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Changes recommended for parental legal representation.

Byline: Bennett Loudon

A panel of experts has recommended that the state of New York provide lawyers for indigent parents in child welfare cases, even before the first court appearance.

The Commission of Parental Legal Representation, created about a year ago by Chief Judge Janet DiFiore, called for "a complete transformation" in the state's publicly funded system of parental legal representation in child welfare cases.

"Our conclusion is not a revelation. The systemic problems in our underfunded, county-based system are well-documented, as are the harmful effects of inadequate representation on families and Family Courts," according to the interim report from the Commission.

"Without state funding and oversight, attorneys lack all the resources necessary to deliver the effective assistance to which parents are constitutionally entitled. Those messages clearly emerged in testimony to the Commission," according to the report.

The Commission made six recommendations:

Parents should be informed that they have a right to an attorney and provided one during a child protective agency investigation, even before their first court appearance.

The Commission called for the creation of a state Office of Family Representation to oversee parental representation to ensure high-quality parental legal representation throughout the state.

The Office of Family Representation should develop uniform standards of eligibility for assigned counsel for all Family Court cases and the presumption of eligibility for counsel in child welfare cases should be established in legislation.

The state should fund a study to determine the appropriate maximum caseload standards for attorneys representing parents in Family Court. Until the study is completed, the recommended maximum caseload should be 50 to 60 clients.

The state should pay for parental legal representation in child welfare cases to eliminate disparities among localities.

The hourly rate for assigned attorneys should be increased from $75 to $150 per hour, and the rate should be reviewed and adjusted periodically.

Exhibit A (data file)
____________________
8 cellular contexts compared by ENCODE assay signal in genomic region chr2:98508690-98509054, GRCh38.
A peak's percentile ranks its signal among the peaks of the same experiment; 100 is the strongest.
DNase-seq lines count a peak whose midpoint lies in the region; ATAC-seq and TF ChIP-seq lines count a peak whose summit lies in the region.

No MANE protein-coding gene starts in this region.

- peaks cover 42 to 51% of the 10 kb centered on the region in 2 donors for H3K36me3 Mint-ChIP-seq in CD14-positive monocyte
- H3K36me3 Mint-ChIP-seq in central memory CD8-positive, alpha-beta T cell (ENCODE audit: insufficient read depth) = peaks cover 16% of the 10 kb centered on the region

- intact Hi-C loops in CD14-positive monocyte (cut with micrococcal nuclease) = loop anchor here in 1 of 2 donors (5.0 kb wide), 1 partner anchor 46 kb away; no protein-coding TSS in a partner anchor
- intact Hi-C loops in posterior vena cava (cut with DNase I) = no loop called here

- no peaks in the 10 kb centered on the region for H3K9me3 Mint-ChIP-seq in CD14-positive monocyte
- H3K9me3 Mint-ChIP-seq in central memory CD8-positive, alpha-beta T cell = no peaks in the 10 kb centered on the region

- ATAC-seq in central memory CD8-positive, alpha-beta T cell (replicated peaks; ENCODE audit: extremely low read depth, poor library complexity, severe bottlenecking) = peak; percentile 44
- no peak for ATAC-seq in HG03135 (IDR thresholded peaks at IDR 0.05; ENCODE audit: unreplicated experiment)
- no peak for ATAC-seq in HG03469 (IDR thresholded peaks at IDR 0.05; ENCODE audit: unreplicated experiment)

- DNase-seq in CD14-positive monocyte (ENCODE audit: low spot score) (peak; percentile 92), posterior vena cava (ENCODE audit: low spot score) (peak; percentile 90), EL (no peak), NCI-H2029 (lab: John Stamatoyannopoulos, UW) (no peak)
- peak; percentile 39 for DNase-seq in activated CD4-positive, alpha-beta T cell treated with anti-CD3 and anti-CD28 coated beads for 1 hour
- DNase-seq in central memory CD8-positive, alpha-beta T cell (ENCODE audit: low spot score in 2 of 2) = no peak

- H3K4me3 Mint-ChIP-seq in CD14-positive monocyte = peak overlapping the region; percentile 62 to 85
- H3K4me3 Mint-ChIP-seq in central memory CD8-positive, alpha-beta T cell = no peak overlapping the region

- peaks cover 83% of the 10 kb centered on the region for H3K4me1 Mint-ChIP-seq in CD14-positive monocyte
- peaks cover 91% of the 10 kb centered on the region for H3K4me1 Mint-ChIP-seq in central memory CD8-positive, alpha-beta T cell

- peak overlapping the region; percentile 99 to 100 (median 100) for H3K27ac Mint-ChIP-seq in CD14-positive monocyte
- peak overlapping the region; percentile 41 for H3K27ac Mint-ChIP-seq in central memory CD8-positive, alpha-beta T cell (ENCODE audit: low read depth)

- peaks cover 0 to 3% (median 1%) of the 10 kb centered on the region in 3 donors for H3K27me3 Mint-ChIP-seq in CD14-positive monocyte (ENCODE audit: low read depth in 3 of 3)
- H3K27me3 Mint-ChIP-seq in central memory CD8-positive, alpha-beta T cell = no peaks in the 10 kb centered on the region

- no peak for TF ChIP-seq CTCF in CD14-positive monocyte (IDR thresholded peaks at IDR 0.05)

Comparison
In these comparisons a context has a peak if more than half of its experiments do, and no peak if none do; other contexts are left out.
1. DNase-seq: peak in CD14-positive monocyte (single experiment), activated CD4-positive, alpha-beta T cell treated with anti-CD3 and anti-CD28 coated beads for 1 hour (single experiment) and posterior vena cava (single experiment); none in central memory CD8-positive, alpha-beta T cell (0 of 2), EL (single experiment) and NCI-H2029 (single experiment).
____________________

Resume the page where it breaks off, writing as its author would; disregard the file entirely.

Former Monroe County Family Court Judge Joan S. Kohout, who retired at the end of 2018, testified before the Commission in Rochester in September.

Kohout was pleased with the suggestions that the state should take over funding and oversight of legal services for indigent parents and the increase in the hourly rate for assigned counsel.

"They're wonderful recommendations that certainly are consistent with what I was testifying to," she said Thursday.

The 18-member Commission, which included state Supreme Court Justice Craig Doran, administrative judge for the Seventh Judicial District, was chaired by Karen K. Peters, who served as presiding justice of state Supreme Court Appellate Division, Third Department, from 2012 until her retirement in 2017.

DiFiore created the Commission to study the current state of representation for indigent parents and develop a plan to provide quality, cost-effective legal representation statewide.

"For decades, reports have chronicled the crisis in parental representation, particularly regarding child welfare proceedings. Instances of inadequate representation, delays in access to representation, and the outright denial of representation, are all too frequent," according to the 50-page report.

The Commission held four public hearings, including one in Rochester on Sept. 13. A total of about 40 witnesses testified and the Commission received about 40 written statements.

Carla M. Palumbo, president and CEO of the Legal Aid Society of Rochester, submitted written testimony to the Commission.

"We should be sure that, at all levels, both criminal and Family Court, and civil, that everybody is adequately funded and resourced and trained, and that people have access to the court system by having access to the providers," she said Thursday in a telephone interview.

Under state law, parents in Family Court cases who can't afford a lawyer are provided one at no cost. But county governments are responsible for administering those legal services and the quality of those services varies by location.

"Indigent litigants in New York's criminal courts and Family Courts often have not received effective representation," according to the Commission's report.

There has been significant progress in improving the quality of representation in criminal courts, but "parental representation in Family Court cases has been excluded from these reforms," according to the report.

Because the testimony heard was overwhelmingly focused on the impact of inadequate legal counsel in child welfare cases, the Commission decided to issue an interim report focused on that issue. Other aspects of parental representation will be covered in a final report. (585) 232-2035

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Publication:Daily Record (Rochester, NY)
Date:Mar 7, 2019
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